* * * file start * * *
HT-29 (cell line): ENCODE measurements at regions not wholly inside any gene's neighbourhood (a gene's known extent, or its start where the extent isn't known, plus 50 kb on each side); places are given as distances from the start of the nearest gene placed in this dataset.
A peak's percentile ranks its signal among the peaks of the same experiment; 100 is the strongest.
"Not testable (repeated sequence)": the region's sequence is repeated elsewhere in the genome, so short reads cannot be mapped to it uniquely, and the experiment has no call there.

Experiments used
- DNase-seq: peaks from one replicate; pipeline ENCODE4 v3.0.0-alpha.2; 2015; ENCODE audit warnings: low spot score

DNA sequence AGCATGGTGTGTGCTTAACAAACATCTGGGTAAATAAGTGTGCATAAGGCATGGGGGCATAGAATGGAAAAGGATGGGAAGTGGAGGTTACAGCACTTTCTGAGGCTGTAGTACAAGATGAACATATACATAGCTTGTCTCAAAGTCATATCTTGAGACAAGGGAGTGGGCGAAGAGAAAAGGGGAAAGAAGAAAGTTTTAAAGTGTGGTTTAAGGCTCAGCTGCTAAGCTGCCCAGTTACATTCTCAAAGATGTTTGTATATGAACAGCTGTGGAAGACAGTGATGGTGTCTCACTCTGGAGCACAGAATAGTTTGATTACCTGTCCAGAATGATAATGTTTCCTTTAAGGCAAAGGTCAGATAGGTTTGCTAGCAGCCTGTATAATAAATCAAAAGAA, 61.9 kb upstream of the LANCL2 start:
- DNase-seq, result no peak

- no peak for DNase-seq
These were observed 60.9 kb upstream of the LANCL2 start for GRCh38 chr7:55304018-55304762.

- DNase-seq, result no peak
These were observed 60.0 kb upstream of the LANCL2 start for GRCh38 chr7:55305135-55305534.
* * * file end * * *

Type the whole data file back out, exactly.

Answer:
HT-29 (cell line): ENCODE measurements at regions not wholly inside any gene's neighbourhood (a gene's known extent, or its start where the extent isn't known, plus 50 kb on each side); places are given as distances from the start of the nearest gene placed in this dataset.
A peak's percentile ranks its signal among the peaks of the same experiment; 100 is the strongest.
"Not testable (repeated sequence)": the region's sequence is repeated elsewhere in the genome, so short reads cannot be mapped to it uniquely, and the experiment has no call there.

Experiments used
- DNase-seq: peaks from one replicate; pipeline ENCODE4 v3.0.0-alpha.2; 2015; ENCODE audit warnings: low spot score

DNA sequence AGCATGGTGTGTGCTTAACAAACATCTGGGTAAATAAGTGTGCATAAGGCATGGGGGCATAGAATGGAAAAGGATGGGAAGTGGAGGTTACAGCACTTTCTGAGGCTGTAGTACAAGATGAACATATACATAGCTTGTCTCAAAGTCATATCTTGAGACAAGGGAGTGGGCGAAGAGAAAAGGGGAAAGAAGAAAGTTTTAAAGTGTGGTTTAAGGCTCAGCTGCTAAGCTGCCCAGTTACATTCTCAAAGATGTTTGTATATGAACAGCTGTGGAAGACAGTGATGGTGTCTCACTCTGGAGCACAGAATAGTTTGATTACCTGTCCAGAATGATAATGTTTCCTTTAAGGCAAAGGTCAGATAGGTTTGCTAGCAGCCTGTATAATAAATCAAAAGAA, 61.9 kb upstream of the LANCL2 start:
- DNase-seq, result no peak

- no peak for DNase-seq
These were observed 60.9 kb upstream of the LANCL2 start for GRCh38 chr7:55304018-55304762.

- DNase-seq, result no peak
These were observed 60.0 kb upstream of the LANCL2 start for GRCh38 chr7:55305135-55305534.